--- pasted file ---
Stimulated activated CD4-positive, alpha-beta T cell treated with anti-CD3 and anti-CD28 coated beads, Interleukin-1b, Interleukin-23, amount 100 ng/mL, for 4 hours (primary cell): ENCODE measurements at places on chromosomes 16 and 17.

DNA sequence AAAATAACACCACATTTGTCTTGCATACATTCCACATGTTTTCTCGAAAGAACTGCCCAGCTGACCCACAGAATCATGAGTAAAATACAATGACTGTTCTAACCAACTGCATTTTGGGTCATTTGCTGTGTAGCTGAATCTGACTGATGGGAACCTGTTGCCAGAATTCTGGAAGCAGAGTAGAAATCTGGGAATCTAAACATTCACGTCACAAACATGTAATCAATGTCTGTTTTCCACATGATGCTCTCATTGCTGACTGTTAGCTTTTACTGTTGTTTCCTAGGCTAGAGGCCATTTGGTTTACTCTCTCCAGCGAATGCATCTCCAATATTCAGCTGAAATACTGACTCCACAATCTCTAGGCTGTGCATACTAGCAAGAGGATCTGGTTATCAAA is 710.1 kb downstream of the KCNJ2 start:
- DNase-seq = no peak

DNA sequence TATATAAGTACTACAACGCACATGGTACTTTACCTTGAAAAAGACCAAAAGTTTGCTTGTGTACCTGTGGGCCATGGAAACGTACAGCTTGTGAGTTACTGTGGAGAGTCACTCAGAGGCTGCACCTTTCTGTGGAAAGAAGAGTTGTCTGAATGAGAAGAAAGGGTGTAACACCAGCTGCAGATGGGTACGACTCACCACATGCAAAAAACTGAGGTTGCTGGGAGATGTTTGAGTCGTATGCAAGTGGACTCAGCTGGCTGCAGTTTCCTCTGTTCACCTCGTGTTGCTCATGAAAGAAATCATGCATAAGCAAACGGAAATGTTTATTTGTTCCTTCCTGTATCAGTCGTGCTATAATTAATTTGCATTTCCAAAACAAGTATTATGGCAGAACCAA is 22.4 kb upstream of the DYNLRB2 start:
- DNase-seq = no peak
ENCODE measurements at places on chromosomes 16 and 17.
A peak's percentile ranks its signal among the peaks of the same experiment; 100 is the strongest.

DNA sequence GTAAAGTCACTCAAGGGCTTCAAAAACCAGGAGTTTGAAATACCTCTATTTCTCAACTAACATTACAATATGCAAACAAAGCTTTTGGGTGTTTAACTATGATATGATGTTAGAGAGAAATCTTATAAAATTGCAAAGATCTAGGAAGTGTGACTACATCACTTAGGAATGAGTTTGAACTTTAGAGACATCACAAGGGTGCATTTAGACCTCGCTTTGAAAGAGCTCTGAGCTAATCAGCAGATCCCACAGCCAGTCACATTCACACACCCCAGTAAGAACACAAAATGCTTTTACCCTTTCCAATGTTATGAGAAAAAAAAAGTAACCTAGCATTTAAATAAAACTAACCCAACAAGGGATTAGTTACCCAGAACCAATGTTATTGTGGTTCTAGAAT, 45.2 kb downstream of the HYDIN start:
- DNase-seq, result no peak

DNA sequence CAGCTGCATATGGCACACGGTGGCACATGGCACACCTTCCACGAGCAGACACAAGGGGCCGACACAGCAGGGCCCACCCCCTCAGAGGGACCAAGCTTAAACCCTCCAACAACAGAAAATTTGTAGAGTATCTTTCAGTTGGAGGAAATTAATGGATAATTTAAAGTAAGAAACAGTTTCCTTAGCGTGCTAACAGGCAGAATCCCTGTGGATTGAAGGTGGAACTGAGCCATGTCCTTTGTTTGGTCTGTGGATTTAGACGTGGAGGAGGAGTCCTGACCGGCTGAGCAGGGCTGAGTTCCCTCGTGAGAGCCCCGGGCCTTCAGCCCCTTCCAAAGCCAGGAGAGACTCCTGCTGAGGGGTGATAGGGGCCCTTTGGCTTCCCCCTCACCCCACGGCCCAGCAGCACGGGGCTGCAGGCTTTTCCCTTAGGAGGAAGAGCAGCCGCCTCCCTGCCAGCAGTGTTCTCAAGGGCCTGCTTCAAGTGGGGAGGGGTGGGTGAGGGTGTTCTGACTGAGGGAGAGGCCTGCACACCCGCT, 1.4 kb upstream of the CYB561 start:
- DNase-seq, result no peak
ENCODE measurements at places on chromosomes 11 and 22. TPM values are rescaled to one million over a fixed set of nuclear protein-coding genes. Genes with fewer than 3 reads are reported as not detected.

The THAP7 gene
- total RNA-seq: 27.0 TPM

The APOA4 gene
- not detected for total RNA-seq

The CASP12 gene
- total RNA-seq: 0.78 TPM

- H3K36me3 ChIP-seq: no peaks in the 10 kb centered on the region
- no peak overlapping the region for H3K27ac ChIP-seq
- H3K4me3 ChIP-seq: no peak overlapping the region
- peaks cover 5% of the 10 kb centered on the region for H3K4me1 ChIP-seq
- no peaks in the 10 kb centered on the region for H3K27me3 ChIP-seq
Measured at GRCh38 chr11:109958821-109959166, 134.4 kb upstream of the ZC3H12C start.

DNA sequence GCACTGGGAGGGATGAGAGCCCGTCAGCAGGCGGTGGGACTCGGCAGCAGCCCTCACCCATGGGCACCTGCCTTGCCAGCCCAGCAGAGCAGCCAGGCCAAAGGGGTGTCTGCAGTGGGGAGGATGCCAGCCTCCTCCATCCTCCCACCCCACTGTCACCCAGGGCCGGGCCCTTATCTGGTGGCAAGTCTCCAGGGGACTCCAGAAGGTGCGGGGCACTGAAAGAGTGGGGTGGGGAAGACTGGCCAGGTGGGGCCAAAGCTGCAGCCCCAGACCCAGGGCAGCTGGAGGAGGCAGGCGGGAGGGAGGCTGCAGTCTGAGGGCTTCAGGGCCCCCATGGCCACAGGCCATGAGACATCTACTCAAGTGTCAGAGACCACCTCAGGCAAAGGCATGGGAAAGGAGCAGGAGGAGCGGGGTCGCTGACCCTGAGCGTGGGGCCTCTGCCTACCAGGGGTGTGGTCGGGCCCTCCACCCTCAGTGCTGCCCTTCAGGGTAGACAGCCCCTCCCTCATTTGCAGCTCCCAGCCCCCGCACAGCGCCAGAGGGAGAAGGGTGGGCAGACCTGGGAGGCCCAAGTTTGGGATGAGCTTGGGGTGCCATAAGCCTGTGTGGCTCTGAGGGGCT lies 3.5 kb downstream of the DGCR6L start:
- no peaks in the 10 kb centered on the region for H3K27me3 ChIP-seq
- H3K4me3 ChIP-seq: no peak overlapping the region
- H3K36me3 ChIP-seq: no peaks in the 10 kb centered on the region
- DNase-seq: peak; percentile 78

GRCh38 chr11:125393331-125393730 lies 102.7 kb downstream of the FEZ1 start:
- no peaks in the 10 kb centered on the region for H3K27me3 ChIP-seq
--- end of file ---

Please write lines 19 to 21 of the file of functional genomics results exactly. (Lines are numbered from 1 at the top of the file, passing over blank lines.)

- H3K36me3 ChIP-seq: no peaks in the 10 kb centered on the region
- no peak overlapping the region for H3K27ac ChIP-seq
- H3K4me3 ChIP-seq: no peak overlapping the region